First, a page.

2. 8th graders are great. I miss being their catechist especially along with preparation for Confirmation. This year I was more focused on my transition as the new DRE at a bilingual parish, however I was able to substitute for our Hispano middle school class on two weekends. They were all practically candidates for First Eucharist. Now we’ll see if they show up for First Communion on Sunday, May 2.

  3. Hey Joe,
    Your “Last Lecture” completely inspired me. I set out to do something like this for my eighth graders a few weeks ago and it turned out great! I talked about JFK Jr. and Randy Pausch (and now feel compelled to pray for their souls–maybe I was being led this way?). Anyway, I talked about having Jesus as your horizon and I used images that were similar to the ones you used. The big difference was at the end–I couldn’t give my kids a copy of my book (and believe me, I understand how generous that was of you!), so I had to get a little creative. My conclusion went in a bit of a different direction. Taking a cure from your presentation, we talked about seeing God in all things and all people. We talked about all that we had done that this year–a blanket drive for a homeless shelter, several food collections, new prayers, new learning experiences… I asked them how it felt when they did things for other people and they all agreed that it made them feel good. I told them that when you make Jesus your horizon, you don’t have to differentiate between having a “good time,” or “feeling good” and serving God. That serving God–whether it’s by helping others, participating at Mass, praying, reading the Bible–can make you just as happy–truly happy–as going to a party or spending time with your friends. I told them that when we think of going to Mass or praying as a chore–and I pointed out that sometimes adults feel this way–we can lose sight of Jesus as our horizon. And as an example, I told them that we would be ending our class today with a pizza party. I explained that of course, serving God isn’t always fun, and it’s hard work a lot of the time, but when you decide that going to Mass, praying and helping others can help you in your life, you make a decision to keep Jesus as your horizon. Because I’m Irish, I ended with the Irish blessing–the kids loved it, and they applauded! I’m pretty sure it wasn’t a “thank goodness it’s over” kind of applause, but a genuine thanks. And even though no one told me it was” flippin’ sweet,” I’m pretty sure I got a message across, which is all I can ever ask for. Thanks SO MUCH for the inspiration. Sending the kids off is always bittersweet, but I feel really good about our last class this year. Thanks, Joe!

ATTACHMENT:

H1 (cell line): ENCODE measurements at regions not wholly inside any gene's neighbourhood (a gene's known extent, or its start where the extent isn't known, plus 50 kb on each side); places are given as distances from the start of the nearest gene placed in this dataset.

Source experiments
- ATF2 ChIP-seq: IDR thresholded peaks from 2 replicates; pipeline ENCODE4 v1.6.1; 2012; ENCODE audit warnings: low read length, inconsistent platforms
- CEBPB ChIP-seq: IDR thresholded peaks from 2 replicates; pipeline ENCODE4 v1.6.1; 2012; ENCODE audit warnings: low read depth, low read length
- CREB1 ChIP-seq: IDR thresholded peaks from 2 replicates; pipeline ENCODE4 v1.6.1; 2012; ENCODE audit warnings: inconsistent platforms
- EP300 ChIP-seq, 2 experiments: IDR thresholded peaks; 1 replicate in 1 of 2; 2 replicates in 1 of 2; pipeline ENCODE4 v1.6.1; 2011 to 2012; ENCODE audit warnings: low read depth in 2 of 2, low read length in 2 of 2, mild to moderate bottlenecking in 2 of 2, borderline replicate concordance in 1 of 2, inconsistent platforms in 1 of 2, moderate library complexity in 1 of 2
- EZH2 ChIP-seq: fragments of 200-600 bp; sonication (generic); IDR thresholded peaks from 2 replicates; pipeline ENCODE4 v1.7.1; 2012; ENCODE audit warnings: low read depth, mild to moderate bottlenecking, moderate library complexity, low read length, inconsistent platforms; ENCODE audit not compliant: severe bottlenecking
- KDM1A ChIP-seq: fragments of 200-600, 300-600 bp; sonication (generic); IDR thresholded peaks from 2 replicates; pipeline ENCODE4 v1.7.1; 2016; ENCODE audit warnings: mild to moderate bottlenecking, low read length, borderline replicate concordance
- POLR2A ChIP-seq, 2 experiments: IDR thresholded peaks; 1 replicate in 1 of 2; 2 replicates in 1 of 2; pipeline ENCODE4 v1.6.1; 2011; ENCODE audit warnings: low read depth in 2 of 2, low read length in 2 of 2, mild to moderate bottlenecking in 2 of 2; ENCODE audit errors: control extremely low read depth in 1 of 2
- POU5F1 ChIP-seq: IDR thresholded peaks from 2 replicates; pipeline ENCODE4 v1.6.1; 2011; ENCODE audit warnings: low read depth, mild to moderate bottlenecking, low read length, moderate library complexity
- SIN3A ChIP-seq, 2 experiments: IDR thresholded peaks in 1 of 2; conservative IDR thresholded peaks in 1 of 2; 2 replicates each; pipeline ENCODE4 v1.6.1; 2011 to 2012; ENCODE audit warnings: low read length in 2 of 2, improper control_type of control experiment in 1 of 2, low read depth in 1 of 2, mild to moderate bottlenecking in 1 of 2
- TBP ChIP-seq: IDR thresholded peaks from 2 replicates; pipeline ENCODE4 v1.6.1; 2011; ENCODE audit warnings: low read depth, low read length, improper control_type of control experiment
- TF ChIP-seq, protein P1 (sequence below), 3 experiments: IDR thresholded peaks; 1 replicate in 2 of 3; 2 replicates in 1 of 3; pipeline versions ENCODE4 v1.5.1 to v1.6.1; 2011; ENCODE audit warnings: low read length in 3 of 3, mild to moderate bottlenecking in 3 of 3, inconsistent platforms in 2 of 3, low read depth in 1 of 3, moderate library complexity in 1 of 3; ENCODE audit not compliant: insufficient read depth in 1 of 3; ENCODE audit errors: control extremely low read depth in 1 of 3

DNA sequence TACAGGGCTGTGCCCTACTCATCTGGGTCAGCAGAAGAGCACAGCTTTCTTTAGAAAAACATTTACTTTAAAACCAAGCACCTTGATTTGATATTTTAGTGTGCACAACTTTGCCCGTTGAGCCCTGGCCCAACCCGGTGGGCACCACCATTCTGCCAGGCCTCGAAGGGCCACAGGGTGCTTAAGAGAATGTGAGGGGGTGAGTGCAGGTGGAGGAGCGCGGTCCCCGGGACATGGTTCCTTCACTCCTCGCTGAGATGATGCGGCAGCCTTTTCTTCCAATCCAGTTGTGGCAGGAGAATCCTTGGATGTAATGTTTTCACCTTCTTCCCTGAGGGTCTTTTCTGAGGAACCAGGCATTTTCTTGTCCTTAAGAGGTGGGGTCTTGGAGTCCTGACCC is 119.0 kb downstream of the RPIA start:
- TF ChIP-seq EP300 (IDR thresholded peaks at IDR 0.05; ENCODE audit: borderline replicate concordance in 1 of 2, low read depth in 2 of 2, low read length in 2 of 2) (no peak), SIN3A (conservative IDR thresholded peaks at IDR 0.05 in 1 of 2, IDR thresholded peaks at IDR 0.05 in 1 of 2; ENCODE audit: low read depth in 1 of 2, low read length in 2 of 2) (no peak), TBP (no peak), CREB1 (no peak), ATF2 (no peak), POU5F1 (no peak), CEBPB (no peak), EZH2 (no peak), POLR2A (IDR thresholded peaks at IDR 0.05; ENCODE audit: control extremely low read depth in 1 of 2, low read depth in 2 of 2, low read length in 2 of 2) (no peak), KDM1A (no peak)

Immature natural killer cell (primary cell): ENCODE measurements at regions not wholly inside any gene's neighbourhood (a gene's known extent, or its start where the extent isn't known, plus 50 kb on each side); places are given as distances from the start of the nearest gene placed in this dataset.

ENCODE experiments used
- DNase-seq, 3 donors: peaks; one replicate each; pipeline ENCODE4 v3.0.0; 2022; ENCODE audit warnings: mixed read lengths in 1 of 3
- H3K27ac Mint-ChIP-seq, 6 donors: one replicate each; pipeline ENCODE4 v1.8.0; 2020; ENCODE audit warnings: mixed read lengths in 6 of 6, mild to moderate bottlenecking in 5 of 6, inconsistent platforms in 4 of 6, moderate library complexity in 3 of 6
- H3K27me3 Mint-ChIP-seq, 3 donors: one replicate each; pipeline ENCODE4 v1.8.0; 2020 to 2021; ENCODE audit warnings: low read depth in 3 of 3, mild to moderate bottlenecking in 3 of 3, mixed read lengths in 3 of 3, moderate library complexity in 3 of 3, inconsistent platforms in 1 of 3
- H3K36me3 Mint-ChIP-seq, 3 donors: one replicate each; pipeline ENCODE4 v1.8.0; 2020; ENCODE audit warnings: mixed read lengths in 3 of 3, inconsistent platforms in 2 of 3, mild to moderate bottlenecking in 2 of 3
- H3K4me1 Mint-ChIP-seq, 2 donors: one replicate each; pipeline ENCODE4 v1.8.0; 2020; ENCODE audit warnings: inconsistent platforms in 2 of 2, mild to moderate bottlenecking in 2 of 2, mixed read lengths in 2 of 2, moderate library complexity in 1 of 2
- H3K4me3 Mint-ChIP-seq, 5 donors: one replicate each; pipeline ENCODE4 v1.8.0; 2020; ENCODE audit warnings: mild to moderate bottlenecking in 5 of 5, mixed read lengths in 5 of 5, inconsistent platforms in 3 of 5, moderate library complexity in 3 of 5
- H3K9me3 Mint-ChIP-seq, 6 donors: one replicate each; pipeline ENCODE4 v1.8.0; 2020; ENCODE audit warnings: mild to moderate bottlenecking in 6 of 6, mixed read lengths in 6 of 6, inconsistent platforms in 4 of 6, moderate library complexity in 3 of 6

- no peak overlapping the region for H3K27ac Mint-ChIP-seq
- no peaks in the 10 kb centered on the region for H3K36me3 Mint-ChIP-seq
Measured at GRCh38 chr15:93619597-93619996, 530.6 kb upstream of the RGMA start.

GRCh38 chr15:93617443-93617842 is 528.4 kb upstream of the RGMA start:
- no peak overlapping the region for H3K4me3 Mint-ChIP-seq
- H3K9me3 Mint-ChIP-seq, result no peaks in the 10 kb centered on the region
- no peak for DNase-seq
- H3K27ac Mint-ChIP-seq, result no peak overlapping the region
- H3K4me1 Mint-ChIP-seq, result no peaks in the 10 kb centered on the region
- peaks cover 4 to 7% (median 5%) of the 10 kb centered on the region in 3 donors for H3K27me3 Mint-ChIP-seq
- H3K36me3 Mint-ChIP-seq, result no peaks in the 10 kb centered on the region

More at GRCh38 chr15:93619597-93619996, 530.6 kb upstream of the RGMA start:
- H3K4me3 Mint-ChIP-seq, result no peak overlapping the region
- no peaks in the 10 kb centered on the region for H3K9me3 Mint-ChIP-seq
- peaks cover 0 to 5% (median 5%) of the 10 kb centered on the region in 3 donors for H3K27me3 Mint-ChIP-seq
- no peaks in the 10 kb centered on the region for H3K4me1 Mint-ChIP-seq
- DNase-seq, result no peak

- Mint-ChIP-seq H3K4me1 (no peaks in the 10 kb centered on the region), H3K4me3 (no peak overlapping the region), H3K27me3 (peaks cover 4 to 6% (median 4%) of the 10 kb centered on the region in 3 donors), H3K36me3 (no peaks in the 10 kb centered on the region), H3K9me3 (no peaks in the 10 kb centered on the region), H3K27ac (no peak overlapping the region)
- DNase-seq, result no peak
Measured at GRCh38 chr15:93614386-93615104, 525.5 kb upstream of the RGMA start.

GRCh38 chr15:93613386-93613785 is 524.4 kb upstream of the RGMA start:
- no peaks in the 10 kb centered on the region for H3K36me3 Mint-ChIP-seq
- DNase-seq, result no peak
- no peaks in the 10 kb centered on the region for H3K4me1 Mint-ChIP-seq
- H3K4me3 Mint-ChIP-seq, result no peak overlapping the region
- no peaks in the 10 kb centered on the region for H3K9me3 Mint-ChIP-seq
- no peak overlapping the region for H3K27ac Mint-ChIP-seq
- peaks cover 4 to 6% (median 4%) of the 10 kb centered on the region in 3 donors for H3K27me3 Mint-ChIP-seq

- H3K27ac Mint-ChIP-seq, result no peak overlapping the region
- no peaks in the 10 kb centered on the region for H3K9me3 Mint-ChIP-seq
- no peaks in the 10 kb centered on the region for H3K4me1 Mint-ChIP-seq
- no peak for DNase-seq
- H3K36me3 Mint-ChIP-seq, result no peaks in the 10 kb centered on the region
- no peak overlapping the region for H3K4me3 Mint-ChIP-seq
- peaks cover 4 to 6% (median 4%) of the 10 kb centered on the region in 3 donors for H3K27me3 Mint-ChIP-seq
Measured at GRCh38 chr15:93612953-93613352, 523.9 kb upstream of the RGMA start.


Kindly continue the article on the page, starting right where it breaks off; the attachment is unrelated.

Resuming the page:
God bless,
    Connie Clark

    • Wow, Connie, that is just superb! What a wonderful way to end your class and I have no doubt that the applause was a sincere expression of gratitude from the kids….they know when they’re being “fed” good stuff! Thanks for sharing.

  4. Hey Joe,
    I keep going back to this post, but it gave me so much food for thought, and I have to ask you yet another question. I’ve read your other posts and I see how you use popular music effectively. I brought up the subject several times over the years, and recently mentioned the particular song you used here. My DRE was extremely uncomfortable with the idea. Parents would be on the phone with her for weeks if kids came home saying they heard this or that song at their R.E. class, she said. I understand her point of view, but I see how you present it to your kids and it seems to really make a statement. I know this is what junior high kids are listening to–and I know many parents understand that. But some parents can argue that not all kids are listening to this music, and they’d rather their kids not be introduced to these songs in a church setting. So what I’m wondering is, do you talk to parents beforehand about the use of popular music? Do you have a parent meeting? Do you send them a letter? Is it even an issue for your kids’ parents? Just wondering. Thanks, Joe!

    • Connie, I’d have to say that this hasn’t been an issue at all. I’m confident that the songs I choose have no profanity in them and that I make it very clear where/how each song stands in relation to our Catholic teaching. The songs sometimes stand in clear juxtaposition to our faith and I make that very clear. Other times, the songs echo our very teaching. I do not talk to the parents ahead of time about the songs I use and neither does the DRE. We are both willing to handle any calls that might come, confident that we will be able to defend my pedagogy and engage parents in a discussion about how faith and culture MUST come into dialogue with one another. This hasn’t been an issue yet but that doesn’t mean that it never will be. If it becomes an issue, you can be sure that I will update you and my readers on it. Thanks for asking.

  5. Thanks for your response, Joe. That really helps. I’m going to keep patiently and prayerfully plugging away on this with my DRE, showing as clearly and specifically as I can how each song stands, as you so beautifully stated, “in clear juxtaposition to our faith.” Thanks again and God bless!